Kicking ass for the working class

Doug McMillon at Walmart Shareholders’ Meeting 2012

Remember, this movement started with no help (let alone leadership) from the political establishment on the minimum wage organizing, and this certainly wasn’t driven by electoral politics. This was accomplished by the workers themselves and some good old-fashioned organizing, and those organizers who helped pulled it off should be congratulated:

BENTONVILLE, Ark. — Wal-Mart Stores Inc. is spending $1 billion to make changes to how it pays and trains U.S. hourly workers as the embattled retailer tries to reshape the image that its stores offer dead-end jobs.

As part of its biggest investment in worker training and pay ever, WalMart told The Associated Press that within the next six months it will give raises to about 500,000 workers, or nearly 40 percent of its 1.3 million U.S. employees. Wal-Mart follows other retailers that have boosted hourly pay recently, but because it’s the nation’s largest private employer, the impact of its move will be more closely watched.

In addition to raises, Wal-Mart said it plans to make changes to how workers are scheduled and add training programs for sales staff so that employees can more easily map out their future at the company.

“We are trying to create a meritocracy where you can start somewhere and end up just as high as your hard work and your capacity will enable you to go,” CEO Doug McMillon told the AP during an interview this week at the company’s headquarters in Bentonville, Arkansas.

The changes, which Wal-Mart announced Thursday as it reported stronger-than-expected fourth quarter results, come at a time when there’s growing concern for the plight of the nation’s hourly workers.

Thousands of U.S. hourly workers and their supporters have staged protests across the country in the past couple of years to call attention to their financial struggles. Business groups and politicians have jumped into the fradebating a proposal by President Obama to raise the federal minimum wage from $7.25 to $10.10 an hour. And a new Associated Press-GfK poll found that most Americans support increasing the minimum wage.

At the same time, competition for retail workers is becoming increasingly stiff. As shoppers get more mobile savvy, retailers are seeking sales staff that’s more skilled at customer service. But in the improving economy, the most desirable retail workers feel more confident in hopping from job to job.

I like Gawker’s take:

Walmart is giving raises to its workers for one simple reason: it has to. The company is smart enough to see that the ongoing protest campaign against it by its own poor employees demanding a living wage will not end. It will not end, just like the similar campaign by fast food workers will not end. Not only will the cries of low-paid workers not end; they will be heard. Walmart knows that these demands must, eventually, be met. Because they are eminently reasonable. And more to the point, because America is a nation that is starting to realize in a very public way the the economic inequality that has been choking us for three decades now is unsustainable. The Walmart corporation and its well-paid executives and fabulously wealthy owners understand this simple truth: there are many, many more people who identify with Walmart workers than there are people who identify with the richest family in America.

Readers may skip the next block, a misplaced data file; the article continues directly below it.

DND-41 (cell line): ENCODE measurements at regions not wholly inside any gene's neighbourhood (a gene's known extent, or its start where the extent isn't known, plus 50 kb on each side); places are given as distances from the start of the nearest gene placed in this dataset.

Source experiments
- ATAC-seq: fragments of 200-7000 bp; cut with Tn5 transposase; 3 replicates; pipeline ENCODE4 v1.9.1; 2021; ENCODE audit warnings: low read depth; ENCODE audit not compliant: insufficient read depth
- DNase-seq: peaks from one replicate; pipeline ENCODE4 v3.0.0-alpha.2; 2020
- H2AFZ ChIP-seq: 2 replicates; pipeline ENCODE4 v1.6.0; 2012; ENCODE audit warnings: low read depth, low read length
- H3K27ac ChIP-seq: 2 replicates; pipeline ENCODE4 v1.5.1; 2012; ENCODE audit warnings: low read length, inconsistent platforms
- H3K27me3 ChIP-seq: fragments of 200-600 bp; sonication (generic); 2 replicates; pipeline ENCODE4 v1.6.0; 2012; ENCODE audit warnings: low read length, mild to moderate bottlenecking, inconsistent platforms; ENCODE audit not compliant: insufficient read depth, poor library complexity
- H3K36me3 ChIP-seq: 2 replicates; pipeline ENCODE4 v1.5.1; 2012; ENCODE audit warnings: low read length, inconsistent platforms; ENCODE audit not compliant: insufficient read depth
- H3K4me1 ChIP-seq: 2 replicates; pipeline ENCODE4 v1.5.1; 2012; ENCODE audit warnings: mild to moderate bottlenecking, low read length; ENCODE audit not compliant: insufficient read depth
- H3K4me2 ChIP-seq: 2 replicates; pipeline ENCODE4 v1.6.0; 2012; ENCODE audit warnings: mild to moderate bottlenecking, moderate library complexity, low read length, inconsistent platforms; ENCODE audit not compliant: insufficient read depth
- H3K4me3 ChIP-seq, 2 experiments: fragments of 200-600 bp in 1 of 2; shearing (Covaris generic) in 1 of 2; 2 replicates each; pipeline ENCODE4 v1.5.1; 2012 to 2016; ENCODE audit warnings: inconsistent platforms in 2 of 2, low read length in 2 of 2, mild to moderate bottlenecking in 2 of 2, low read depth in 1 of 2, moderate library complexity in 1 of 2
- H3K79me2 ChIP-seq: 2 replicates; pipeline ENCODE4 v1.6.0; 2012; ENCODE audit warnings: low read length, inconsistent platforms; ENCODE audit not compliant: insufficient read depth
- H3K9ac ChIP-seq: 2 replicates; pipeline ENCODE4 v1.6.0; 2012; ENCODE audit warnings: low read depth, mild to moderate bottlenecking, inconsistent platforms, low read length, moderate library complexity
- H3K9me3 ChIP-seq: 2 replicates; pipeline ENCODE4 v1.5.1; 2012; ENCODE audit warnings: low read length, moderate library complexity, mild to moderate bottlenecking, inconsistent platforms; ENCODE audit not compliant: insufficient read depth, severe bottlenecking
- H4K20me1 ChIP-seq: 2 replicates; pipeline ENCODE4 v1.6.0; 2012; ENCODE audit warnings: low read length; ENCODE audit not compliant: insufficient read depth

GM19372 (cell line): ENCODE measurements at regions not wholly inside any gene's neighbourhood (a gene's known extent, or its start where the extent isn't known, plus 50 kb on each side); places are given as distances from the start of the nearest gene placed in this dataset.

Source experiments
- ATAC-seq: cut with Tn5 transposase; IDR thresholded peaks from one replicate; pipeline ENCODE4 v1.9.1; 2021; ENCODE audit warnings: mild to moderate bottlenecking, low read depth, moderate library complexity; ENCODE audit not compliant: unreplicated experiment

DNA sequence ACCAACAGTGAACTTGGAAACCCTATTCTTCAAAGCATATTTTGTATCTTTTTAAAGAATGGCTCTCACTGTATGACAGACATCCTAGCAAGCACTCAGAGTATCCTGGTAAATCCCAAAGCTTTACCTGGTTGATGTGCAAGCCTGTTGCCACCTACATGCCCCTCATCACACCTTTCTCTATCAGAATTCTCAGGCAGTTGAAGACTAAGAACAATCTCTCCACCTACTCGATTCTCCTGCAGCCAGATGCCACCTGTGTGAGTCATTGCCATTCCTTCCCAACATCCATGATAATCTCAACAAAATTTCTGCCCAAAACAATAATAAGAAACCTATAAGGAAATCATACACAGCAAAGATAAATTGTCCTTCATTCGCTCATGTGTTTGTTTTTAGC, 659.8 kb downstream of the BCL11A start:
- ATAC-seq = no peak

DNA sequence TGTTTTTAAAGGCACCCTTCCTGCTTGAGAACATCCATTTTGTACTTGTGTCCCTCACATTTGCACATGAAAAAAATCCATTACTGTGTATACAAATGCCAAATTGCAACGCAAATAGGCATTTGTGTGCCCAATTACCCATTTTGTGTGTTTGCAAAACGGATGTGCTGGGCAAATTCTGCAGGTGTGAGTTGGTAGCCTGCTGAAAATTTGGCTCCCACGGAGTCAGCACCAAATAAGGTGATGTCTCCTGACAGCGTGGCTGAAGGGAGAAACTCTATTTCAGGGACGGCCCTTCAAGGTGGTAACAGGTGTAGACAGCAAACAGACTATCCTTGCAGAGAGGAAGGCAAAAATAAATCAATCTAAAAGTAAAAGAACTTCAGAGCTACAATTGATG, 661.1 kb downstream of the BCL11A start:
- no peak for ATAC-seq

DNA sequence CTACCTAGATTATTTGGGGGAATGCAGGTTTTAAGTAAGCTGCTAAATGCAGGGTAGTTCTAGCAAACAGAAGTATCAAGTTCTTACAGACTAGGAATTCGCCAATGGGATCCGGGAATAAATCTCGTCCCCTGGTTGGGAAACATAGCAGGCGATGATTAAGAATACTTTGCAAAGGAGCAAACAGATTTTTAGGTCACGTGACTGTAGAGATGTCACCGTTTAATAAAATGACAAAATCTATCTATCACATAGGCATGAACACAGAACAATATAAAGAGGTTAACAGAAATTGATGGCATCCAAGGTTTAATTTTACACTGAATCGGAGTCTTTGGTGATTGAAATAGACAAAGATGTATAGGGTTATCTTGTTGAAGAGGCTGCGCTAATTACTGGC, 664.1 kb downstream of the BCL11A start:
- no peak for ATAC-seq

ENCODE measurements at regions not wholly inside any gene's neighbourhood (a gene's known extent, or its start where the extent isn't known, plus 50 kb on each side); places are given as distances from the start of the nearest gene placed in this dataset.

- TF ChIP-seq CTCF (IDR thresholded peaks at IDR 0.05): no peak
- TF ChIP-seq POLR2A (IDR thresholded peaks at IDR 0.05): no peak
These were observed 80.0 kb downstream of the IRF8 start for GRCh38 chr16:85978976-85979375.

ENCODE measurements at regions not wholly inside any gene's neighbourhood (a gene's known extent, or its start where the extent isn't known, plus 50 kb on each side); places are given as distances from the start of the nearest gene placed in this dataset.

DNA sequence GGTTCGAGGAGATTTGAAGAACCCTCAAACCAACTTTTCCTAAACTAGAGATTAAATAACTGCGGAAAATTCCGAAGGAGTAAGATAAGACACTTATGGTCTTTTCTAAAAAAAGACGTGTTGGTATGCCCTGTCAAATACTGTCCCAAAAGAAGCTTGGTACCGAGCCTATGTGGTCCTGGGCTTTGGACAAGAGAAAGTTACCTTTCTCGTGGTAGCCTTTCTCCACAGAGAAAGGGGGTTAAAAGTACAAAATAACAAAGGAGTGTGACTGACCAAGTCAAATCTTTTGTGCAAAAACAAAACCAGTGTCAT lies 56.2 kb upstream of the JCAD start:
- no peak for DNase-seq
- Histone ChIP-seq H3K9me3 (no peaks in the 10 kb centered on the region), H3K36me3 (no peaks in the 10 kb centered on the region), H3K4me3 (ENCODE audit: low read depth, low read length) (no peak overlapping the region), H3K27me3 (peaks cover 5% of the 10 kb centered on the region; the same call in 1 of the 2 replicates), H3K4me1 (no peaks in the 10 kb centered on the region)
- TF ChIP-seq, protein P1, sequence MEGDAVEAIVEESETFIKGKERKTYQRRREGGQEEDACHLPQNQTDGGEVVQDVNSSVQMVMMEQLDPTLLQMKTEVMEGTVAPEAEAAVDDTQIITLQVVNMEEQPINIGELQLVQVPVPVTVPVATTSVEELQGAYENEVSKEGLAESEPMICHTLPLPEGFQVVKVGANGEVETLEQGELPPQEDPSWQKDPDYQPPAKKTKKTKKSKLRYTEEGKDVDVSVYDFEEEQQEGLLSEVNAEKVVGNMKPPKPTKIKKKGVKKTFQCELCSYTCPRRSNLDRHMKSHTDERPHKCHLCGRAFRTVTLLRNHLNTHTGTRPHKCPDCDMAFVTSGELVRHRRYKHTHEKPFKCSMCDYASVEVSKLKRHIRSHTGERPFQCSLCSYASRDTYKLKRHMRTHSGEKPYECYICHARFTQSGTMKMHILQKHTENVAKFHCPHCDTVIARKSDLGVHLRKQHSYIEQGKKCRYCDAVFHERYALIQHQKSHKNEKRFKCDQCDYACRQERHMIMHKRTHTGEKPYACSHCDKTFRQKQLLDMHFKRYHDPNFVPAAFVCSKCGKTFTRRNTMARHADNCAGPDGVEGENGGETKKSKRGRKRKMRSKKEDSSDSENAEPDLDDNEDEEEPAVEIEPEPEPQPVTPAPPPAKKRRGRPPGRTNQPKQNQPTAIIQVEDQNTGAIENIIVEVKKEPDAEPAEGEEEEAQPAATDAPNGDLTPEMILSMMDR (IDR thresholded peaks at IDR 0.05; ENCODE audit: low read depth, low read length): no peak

Walmart is giving its workers raises. It is doing so because it doesn’t have a choice. This is a good example of rising public anger accomplishing something. Just a couple of dollars an hour, for now. More, soon.

7 thoughts on “Kicking ass for the working class

  1. Henry Ford, a bloodsucking Capitalist, gave his workers a substantial raise to $5 dollars a day. All the other greedy Capitalists cursed him out for making them look bad. Henry didn’t suddenly turn into the workers friend (the strikes of the 1930’s would prove that). What he realized was that he couldn’t sell his cars if workers couldn’t afford them.
    Wal-Mart sales have been dropping for the past three years. Somebody in Wal-Mart’s board room must have figured out what Ford figured out a hundred years ago. Which is that you can’t sell your imported crap to people who can’t afford to buy it.
    That should in no way be taken as a rap against those who protested the low wages at Wal-Mart. Those folks were right and brave to do what they did. We need everybody involved in the fight against the bloodsucking Capitalists.

  2. Was there any mention by Walmart about…COST OF LIVING increases?

    Or do they think they can forestall further organizing and worker actions with the eventually $2 per hour increase????

  3. Um, there’s also another reason. The economy still sucks, but it’s improved enough that there are some low-wage jobs out there. Mallwart was having problems with workers abandoning ship as fast as they could, so they pretty much had to do this. As the horriblest employer out there, they would lose people to anybody else. Some other huge employers (I think I remember hearing ATT & Verizon) have had to raise their lowest wages too unless they want to be retraining everybody every three months.

  4. “We are trying to create a meritocracy where you can start somewhere and end up just as high as your hard work and your capacity will enable you to go,” …

    According to that, quite a few entry-level employees should wind up making as much in salary and benefits and stock options as the highest-paid executives.
    I wonder how quickly that will happen.

  5. As an added bonus, according to a current Wal-Mart employee, full-time workers are going to have more free time. It turns out that Wal-Mart is cutting their employees hours as they increase their wages. So net net few employees will actually see a pay raise.
    But the company will realize greater profits.
    Bloodsucking Capitalists.

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